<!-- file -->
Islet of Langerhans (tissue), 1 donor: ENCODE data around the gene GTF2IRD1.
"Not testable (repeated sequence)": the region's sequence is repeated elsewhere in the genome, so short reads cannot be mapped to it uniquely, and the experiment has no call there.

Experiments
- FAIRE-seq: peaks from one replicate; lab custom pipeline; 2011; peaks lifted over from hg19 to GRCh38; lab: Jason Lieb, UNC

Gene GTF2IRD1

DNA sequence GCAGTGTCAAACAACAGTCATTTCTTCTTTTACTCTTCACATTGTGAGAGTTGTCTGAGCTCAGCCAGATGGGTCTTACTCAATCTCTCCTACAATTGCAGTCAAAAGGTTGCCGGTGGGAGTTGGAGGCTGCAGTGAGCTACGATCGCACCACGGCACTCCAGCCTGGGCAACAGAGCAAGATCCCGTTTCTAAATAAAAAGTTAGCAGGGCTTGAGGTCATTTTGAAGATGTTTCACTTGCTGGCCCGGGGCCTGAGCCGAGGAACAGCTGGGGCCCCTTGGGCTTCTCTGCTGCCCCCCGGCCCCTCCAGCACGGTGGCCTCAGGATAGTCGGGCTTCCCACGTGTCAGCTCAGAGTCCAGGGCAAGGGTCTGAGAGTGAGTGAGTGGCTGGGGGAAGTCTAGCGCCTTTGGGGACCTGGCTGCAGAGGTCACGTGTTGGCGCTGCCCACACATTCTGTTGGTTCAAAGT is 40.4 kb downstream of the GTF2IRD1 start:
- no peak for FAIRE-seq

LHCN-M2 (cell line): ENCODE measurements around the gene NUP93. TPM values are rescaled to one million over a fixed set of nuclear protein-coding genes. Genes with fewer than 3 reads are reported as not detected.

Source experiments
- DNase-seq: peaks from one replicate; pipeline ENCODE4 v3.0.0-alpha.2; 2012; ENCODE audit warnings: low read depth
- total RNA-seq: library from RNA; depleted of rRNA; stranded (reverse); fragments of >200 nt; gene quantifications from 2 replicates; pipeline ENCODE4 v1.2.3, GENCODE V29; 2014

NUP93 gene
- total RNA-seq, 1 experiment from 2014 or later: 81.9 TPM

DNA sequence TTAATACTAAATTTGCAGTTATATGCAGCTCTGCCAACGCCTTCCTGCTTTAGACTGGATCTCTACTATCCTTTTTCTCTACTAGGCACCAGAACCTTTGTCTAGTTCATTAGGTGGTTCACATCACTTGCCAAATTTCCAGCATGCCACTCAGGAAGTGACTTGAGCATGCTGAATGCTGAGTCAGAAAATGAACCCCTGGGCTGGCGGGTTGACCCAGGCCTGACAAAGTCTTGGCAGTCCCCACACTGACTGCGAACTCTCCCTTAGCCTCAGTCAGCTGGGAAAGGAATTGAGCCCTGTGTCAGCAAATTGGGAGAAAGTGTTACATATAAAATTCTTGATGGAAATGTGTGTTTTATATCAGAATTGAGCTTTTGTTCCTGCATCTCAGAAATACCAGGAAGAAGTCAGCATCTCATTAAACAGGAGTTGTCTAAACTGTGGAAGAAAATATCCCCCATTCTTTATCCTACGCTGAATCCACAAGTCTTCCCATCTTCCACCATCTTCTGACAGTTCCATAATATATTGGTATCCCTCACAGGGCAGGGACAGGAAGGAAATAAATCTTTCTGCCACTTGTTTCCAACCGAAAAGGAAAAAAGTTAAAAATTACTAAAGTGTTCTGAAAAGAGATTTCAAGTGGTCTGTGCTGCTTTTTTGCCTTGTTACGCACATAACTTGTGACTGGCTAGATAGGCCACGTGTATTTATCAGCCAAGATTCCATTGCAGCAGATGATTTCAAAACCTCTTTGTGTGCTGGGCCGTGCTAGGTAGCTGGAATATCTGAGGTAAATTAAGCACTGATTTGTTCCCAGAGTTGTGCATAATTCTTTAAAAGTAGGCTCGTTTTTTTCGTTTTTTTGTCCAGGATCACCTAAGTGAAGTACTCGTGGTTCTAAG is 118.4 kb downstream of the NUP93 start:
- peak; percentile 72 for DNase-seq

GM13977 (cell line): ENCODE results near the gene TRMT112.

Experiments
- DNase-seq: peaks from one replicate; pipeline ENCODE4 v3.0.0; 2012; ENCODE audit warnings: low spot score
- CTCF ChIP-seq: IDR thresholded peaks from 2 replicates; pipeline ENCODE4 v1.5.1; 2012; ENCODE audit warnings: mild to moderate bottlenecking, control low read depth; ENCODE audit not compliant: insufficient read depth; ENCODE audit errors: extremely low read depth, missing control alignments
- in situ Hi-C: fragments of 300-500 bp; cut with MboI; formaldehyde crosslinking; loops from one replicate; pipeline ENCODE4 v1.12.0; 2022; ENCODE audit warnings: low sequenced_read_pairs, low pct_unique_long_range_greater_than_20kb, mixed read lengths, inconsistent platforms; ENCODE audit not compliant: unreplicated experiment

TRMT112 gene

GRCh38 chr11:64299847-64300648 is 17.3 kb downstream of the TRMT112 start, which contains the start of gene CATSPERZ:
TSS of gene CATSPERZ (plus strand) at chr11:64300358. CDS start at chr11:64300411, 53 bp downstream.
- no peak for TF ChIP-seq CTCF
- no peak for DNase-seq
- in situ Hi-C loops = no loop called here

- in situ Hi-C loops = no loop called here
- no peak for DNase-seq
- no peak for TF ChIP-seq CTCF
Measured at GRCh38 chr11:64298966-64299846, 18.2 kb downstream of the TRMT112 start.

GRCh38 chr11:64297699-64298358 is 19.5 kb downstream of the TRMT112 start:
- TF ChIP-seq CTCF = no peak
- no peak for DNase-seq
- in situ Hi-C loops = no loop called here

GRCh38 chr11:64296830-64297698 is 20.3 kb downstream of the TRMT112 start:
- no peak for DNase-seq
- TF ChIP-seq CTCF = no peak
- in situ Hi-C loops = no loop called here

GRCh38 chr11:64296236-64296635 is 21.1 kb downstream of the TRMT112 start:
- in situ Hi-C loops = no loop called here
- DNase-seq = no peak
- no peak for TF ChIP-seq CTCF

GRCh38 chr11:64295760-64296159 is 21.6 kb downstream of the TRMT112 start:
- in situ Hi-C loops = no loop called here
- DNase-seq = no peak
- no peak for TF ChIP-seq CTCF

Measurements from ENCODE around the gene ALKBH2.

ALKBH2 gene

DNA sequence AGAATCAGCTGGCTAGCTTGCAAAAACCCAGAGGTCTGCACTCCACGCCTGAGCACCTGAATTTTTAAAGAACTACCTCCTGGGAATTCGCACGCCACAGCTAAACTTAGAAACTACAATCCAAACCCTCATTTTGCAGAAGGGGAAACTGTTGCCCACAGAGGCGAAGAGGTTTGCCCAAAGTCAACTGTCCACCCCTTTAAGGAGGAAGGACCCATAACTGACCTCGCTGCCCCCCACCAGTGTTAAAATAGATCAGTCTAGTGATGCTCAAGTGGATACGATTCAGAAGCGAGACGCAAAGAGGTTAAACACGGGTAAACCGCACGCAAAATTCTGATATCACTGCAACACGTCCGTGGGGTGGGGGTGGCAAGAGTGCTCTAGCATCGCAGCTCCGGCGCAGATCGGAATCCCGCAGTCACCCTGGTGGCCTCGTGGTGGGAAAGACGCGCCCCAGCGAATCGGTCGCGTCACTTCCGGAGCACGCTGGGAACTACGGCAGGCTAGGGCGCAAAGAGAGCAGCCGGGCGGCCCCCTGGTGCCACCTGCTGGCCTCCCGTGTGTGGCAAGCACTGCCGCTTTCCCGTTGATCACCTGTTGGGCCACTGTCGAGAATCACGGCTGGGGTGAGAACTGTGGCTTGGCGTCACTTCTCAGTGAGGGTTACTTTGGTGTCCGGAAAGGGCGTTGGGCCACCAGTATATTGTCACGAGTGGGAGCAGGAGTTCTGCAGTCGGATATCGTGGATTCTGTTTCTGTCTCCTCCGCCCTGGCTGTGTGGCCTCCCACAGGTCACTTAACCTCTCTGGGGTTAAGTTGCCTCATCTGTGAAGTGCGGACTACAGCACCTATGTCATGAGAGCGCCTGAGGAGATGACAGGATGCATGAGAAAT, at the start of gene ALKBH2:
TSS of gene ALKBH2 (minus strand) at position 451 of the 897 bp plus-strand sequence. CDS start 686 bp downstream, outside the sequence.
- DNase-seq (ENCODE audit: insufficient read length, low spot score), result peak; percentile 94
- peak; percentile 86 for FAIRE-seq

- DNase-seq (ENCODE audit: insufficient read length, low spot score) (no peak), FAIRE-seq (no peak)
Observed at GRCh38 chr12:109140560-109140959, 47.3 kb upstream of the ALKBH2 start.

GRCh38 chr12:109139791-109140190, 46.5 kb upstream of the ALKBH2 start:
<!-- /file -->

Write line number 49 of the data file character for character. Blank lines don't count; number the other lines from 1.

DNA sequence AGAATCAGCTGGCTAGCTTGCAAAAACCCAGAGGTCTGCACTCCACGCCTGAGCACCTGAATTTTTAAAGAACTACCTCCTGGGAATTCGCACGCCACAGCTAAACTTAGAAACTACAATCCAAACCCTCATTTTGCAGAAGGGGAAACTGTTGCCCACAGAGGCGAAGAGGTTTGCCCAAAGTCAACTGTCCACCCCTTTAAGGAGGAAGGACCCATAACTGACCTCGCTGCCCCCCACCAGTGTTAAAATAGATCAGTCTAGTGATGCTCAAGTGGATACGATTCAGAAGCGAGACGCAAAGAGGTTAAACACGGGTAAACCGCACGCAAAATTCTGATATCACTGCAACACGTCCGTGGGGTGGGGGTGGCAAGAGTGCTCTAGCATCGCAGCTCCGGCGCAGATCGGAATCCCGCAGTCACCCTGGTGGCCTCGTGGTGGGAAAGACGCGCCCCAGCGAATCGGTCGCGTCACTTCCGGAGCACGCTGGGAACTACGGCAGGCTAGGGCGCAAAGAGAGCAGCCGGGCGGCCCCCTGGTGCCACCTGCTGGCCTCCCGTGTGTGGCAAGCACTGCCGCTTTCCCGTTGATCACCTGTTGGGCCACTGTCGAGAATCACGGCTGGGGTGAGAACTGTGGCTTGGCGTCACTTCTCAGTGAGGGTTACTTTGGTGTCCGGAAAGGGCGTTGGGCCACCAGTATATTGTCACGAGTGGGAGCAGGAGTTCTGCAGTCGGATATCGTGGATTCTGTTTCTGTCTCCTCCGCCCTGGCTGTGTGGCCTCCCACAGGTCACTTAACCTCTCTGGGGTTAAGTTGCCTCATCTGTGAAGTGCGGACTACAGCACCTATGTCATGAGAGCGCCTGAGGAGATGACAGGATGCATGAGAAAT, at the start of gene ALKBH2: